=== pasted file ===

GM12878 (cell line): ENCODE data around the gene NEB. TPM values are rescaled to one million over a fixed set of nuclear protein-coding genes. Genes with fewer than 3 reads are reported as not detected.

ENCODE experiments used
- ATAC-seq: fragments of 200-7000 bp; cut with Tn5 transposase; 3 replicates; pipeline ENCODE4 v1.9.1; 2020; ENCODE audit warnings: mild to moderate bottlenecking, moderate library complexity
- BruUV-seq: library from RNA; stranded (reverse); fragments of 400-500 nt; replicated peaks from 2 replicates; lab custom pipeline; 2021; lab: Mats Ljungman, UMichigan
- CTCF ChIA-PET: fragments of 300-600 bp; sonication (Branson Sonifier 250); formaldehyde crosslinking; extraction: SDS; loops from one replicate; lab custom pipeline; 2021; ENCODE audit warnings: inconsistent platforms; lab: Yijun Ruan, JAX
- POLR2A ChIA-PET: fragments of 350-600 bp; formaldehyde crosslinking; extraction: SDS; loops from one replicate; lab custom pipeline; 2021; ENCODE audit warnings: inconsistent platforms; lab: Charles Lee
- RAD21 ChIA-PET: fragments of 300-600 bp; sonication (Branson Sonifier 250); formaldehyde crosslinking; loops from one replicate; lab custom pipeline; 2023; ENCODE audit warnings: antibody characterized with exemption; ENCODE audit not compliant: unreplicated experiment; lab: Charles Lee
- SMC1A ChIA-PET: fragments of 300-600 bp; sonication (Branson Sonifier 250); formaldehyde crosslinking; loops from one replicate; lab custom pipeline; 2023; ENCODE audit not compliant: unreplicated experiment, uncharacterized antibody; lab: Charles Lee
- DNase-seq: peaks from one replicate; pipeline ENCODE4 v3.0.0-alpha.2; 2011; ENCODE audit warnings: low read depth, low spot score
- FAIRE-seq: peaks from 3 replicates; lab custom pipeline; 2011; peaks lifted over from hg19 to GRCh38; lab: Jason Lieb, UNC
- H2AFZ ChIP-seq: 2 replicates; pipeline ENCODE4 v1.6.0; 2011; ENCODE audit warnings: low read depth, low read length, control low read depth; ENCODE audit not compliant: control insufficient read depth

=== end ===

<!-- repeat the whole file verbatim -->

GM12878 (cell line): ENCODE data around the gene NEB. TPM values are rescaled to one million over a fixed set of nuclear protein-coding genes. Genes with fewer than 3 reads are reported as not detected.

ENCODE experiments used
- ATAC-seq: fragments of 200-7000 bp; cut with Tn5 transposase; 3 replicates; pipeline ENCODE4 v1.9.1; 2020; ENCODE audit warnings: mild to moderate bottlenecking, moderate library complexity
- BruUV-seq: library from RNA; stranded (reverse); fragments of 400-500 nt; replicated peaks from 2 replicates; lab custom pipeline; 2021; lab: Mats Ljungman, UMichigan
- CTCF ChIA-PET: fragments of 300-600 bp; sonication (Branson Sonifier 250); formaldehyde crosslinking; extraction: SDS; loops from one replicate; lab custom pipeline; 2021; ENCODE audit warnings: inconsistent platforms; lab: Yijun Ruan, JAX
- POLR2A ChIA-PET: fragments of 350-600 bp; formaldehyde crosslinking; extraction: SDS; loops from one replicate; lab custom pipeline; 2021; ENCODE audit warnings: inconsistent platforms; lab: Charles Lee
- RAD21 ChIA-PET: fragments of 300-600 bp; sonication (Branson Sonifier 250); formaldehyde crosslinking; loops from one replicate; lab custom pipeline; 2023; ENCODE audit warnings: antibody characterized with exemption; ENCODE audit not compliant: unreplicated experiment; lab: Charles Lee
- SMC1A ChIA-PET: fragments of 300-600 bp; sonication (Branson Sonifier 250); formaldehyde crosslinking; loops from one replicate; lab custom pipeline; 2023; ENCODE audit not compliant: unreplicated experiment, uncharacterized antibody; lab: Charles Lee
- DNase-seq: peaks from one replicate; pipeline ENCODE4 v3.0.0-alpha.2; 2011; ENCODE audit warnings: low read depth, low spot score
- FAIRE-seq: peaks from 3 replicates; lab custom pipeline; 2011; peaks lifted over from hg19 to GRCh38; lab: Jason Lieb, UNC
- H2AFZ ChIP-seq: 2 replicates; pipeline ENCODE4 v1.6.0; 2011; ENCODE audit warnings: low read depth, low read length, control low read depth; ENCODE audit not compliant: control insufficient read depth